Overexpression of cyclin D1 and cyclin E in 1,2-dimethylhydrazine dihydrochloride-induced rat colon carcinogenesis
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- Overexpression of cyclin D1 and cyclin E in 1,2-dimethylhydrazine dihydrochloride-induced rat colon carcinogenesis
- Kwon Hur; Jung Rae Kim; Byung Il Yoon; Jung Keun Lee; Jae Hoon Choi; Goo Taeg Oh; Dae Yong Kim
- Bibliographic Citation
- Journal of Veterinary Science, vol. 1, no. 2, pp. 121-126
- Publication Year
- Deregulation of G1 cyclins has been reported in several human and rodent tumors including colon cancer. To investigate the expression pattern of G1 cyclins in 1,2- dimethyl-hydrazine dihydrochloride (DMH)-induced rat colon carcinogenesis, we studied the expression of cyclin D1 and cyclin E by quantitative reverse transcription-polymerase chain reaction (RT-PCR) analysis and immunohistochemistry (IHC). The mRNA level of cyclin D1 was increased 1.2-fold in adenocarcinomas but not significantly in adenomas, when compared with normal rat colonic mucosa (p<0.05). The cyclin E mRNA level was increased 2.7-fold in adenomas and 3.3-fold in adenocarcinomas (p<0.05). The PCNA mRNA level was also increased 1.9-fold in adenomas and 1.8-fold in adenocarcinomas (p<0.05). Immunohistochemical staining revealed exclusive nuclear staining of the neoplastic cells for cyclin D1, cyclin E and PCNA. Cyclin D1 expression was detected in 56.3% of the adenomas and in 61.5% of the adenocarcinomas examined, whereas cyclin E expression was detected in 87.5% of the adenomas and in 92.3% of the adenocarcinomas. Overall, cyclin D1, cyclin E and PCNA expression was significantly increased at both the mRNA and protein levels in normal colonic mucosa, adenomas and adenocarcinomas, but there was no significant difference in the degree of expression of these genes in adenomas and adenocarcinomas. Our results indicate that the overexpression of cyclin D1 and cyclin E may play an important role during the multistage process of rat colon carcinogenesis, at a relatively early stage, and may disturb cell-cycle control in benign adenomas, and thereafter, participate in tumor progression.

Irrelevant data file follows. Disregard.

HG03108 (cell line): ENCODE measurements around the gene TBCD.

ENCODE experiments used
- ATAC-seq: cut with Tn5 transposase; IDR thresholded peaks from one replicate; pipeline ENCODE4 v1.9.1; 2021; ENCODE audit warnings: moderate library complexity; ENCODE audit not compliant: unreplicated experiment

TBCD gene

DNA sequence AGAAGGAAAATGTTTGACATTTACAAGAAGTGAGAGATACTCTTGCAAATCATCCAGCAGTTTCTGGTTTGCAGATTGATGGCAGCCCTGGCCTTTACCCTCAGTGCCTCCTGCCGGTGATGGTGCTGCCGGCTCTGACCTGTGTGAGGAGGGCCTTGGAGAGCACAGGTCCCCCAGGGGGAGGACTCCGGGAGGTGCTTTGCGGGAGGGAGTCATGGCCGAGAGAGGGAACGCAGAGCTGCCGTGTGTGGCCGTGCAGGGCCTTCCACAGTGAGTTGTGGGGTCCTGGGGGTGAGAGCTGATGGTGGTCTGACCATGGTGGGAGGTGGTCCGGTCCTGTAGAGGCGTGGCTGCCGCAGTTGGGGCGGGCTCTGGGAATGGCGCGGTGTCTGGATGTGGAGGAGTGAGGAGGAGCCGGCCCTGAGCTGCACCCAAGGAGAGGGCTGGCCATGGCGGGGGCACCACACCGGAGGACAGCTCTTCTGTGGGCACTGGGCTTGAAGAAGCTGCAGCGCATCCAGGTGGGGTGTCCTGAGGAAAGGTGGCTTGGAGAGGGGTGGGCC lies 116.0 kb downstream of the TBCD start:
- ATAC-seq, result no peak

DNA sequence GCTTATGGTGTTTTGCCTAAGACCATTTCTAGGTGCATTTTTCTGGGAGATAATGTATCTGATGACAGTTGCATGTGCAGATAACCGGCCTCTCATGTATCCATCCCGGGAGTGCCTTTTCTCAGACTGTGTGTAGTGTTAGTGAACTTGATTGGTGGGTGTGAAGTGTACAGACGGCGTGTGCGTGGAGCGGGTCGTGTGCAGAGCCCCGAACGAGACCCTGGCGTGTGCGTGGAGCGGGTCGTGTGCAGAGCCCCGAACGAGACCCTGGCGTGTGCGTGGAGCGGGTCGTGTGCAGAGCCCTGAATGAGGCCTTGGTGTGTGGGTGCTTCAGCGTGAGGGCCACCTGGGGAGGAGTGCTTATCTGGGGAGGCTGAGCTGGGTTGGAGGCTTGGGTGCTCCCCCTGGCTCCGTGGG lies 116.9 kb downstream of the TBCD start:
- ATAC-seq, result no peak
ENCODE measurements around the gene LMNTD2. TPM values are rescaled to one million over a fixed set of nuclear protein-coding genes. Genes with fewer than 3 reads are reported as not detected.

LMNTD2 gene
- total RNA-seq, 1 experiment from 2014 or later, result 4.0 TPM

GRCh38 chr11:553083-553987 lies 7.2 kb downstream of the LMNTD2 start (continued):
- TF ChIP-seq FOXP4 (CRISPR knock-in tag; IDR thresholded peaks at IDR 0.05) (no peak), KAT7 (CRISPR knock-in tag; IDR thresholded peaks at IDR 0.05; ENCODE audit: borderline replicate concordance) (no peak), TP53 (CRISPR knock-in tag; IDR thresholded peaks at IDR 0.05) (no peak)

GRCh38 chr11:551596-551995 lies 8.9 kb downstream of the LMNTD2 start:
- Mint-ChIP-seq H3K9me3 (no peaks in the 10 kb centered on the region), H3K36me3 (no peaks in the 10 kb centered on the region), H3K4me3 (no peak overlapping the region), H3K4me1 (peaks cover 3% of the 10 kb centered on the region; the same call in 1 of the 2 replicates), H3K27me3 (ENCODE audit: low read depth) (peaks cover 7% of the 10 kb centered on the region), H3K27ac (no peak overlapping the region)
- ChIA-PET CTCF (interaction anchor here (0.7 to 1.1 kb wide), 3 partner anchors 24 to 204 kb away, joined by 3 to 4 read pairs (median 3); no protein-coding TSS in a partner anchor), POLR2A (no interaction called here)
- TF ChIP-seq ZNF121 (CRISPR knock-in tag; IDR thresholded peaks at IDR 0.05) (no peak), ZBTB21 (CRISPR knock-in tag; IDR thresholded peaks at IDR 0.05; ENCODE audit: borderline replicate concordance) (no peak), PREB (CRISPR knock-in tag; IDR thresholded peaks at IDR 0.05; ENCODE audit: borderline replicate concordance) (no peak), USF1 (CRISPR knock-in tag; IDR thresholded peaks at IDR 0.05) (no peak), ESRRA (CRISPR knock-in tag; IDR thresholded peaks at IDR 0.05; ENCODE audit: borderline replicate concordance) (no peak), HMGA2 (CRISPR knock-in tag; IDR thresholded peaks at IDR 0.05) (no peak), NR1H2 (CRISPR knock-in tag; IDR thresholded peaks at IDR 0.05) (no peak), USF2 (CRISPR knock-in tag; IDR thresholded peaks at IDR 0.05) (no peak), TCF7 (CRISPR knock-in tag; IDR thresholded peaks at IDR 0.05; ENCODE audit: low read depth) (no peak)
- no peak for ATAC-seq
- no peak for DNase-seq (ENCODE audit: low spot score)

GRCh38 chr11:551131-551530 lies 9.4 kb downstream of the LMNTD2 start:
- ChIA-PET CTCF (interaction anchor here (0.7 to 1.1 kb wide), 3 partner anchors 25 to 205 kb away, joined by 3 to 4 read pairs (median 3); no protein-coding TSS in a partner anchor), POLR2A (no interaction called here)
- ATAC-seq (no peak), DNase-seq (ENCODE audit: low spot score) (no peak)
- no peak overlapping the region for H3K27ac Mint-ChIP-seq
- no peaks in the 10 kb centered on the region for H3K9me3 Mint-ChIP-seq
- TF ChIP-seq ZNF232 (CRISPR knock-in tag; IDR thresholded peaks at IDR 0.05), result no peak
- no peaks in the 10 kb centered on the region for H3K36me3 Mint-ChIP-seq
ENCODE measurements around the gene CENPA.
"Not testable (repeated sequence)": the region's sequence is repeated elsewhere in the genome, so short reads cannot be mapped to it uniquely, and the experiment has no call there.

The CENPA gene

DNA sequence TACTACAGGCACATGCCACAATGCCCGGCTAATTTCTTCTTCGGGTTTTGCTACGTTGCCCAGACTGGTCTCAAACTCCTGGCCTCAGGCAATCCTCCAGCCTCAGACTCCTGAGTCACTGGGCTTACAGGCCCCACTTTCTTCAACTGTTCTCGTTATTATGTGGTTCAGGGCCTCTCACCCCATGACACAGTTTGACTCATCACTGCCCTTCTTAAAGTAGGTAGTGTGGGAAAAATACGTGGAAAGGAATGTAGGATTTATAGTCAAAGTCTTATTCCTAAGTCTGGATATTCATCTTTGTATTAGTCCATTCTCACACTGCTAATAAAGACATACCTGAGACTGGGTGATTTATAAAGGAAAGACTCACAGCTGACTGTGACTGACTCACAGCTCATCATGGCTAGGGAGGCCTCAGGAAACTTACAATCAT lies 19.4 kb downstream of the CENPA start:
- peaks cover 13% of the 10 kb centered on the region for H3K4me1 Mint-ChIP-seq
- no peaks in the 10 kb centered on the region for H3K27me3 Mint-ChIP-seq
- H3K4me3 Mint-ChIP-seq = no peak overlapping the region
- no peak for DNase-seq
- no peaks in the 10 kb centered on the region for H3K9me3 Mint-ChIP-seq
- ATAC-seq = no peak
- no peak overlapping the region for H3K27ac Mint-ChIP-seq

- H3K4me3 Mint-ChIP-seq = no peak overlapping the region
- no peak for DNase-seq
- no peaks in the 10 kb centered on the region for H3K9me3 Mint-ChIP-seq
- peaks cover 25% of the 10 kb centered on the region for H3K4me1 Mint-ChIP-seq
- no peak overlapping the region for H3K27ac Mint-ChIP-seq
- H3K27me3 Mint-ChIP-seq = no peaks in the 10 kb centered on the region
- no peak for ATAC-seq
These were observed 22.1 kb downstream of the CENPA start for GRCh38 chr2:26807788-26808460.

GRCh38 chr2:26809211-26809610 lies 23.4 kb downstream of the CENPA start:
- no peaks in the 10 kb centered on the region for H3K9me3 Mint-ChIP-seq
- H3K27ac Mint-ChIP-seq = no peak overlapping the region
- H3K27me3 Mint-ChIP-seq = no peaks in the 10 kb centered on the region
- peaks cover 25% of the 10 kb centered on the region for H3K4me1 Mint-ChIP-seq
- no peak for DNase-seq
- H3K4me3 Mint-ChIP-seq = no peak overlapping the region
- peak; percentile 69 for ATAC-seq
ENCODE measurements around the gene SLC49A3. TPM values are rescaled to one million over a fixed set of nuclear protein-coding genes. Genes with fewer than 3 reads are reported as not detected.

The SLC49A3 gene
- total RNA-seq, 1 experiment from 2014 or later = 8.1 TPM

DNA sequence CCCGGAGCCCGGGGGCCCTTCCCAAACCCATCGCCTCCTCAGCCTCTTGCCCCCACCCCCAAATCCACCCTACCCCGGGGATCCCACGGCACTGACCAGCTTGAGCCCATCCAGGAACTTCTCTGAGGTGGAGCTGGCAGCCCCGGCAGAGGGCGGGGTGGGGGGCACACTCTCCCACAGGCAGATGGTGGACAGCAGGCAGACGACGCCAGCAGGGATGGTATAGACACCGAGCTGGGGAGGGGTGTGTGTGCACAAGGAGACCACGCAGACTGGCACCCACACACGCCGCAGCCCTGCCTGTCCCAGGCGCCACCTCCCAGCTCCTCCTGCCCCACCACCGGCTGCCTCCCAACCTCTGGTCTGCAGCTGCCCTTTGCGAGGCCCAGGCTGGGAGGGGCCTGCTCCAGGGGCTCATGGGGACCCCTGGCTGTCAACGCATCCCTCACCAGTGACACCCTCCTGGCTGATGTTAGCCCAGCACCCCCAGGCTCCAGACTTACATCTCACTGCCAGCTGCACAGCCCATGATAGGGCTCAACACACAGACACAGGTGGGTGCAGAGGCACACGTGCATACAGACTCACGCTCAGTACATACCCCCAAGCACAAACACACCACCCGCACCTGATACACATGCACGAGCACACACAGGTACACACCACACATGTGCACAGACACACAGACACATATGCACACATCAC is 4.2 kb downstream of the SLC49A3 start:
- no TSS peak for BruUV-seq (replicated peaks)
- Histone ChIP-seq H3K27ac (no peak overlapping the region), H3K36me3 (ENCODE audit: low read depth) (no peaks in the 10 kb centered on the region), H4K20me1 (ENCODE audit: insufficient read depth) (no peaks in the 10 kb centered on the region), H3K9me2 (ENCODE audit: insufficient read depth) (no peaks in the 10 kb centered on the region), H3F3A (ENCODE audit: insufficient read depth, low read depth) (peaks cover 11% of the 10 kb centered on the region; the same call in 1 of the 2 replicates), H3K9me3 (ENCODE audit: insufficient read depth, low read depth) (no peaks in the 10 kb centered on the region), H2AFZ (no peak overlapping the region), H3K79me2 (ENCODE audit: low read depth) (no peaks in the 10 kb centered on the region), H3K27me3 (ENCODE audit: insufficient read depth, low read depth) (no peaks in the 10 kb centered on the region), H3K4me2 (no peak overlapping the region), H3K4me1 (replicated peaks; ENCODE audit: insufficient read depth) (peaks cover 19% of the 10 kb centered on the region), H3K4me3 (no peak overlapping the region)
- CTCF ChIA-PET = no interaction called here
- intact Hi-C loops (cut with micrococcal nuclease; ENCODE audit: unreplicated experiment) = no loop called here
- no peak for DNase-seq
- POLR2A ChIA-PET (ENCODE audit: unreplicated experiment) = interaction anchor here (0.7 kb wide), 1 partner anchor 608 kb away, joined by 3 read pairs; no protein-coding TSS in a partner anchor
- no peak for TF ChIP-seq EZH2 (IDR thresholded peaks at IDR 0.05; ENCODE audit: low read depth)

- cell cyclecyclin D1cyclin Ecolon cancer
- Korea Soc-Assoc-Inst
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